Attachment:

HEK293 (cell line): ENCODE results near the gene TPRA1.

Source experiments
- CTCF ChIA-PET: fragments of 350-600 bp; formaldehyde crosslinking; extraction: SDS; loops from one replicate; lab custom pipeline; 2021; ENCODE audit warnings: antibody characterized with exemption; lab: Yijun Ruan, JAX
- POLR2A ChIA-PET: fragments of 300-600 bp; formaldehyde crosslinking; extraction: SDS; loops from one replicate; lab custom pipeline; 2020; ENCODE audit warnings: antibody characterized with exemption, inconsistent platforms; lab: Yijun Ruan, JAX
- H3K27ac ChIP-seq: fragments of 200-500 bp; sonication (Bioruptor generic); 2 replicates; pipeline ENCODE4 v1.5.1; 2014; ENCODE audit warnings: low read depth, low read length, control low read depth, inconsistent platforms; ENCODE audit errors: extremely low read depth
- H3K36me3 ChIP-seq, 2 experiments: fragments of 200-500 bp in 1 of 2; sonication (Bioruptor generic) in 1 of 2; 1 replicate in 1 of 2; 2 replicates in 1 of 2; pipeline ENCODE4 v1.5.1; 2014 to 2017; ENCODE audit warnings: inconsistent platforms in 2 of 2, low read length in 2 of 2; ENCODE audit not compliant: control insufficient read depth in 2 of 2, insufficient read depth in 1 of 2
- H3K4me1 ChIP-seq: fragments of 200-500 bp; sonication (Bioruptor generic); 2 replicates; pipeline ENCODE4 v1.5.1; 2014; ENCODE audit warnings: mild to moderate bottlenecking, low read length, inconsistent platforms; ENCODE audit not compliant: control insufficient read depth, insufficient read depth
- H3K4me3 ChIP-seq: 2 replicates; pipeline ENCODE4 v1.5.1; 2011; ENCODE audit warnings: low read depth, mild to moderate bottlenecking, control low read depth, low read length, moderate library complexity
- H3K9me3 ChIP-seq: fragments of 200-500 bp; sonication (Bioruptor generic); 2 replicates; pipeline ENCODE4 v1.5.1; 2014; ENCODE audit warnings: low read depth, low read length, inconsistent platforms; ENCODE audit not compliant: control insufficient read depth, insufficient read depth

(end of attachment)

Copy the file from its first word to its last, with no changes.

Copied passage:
HEK293 (cell line): ENCODE results near the gene TPRA1.

Source experiments
- CTCF ChIA-PET: fragments of 350-600 bp; formaldehyde crosslinking; extraction: SDS; loops from one replicate; lab custom pipeline; 2021; ENCODE audit warnings: antibody characterized with exemption; lab: Yijun Ruan, JAX
- POLR2A ChIA-PET: fragments of 300-600 bp; formaldehyde crosslinking; extraction: SDS; loops from one replicate; lab custom pipeline; 2020; ENCODE audit warnings: antibody characterized with exemption, inconsistent platforms; lab: Yijun Ruan, JAX
- H3K27ac ChIP-seq: fragments of 200-500 bp; sonication (Bioruptor generic); 2 replicates; pipeline ENCODE4 v1.5.1; 2014; ENCODE audit warnings: low read depth, low read length, control low read depth, inconsistent platforms; ENCODE audit errors: extremely low read depth
- H3K36me3 ChIP-seq, 2 experiments: fragments of 200-500 bp in 1 of 2; sonication (Bioruptor generic) in 1 of 2; 1 replicate in 1 of 2; 2 replicates in 1 of 2; pipeline ENCODE4 v1.5.1; 2014 to 2017; ENCODE audit warnings: inconsistent platforms in 2 of 2, low read length in 2 of 2; ENCODE audit not compliant: control insufficient read depth in 2 of 2, insufficient read depth in 1 of 2
- H3K4me1 ChIP-seq: fragments of 200-500 bp; sonication (Bioruptor generic); 2 replicates; pipeline ENCODE4 v1.5.1; 2014; ENCODE audit warnings: mild to moderate bottlenecking, low read length, inconsistent platforms; ENCODE audit not compliant: control insufficient read depth, insufficient read depth
- H3K4me3 ChIP-seq: 2 replicates; pipeline ENCODE4 v1.5.1; 2011; ENCODE audit warnings: low read depth, mild to moderate bottlenecking, control low read depth, low read length, moderate library complexity
- H3K9me3 ChIP-seq: fragments of 200-500 bp; sonication (Bioruptor generic); 2 replicates; pipeline ENCODE4 v1.5.1; 2014; ENCODE audit warnings: low read depth, low read length, inconsistent platforms; ENCODE audit not compliant: control insufficient read depth, insufficient read depth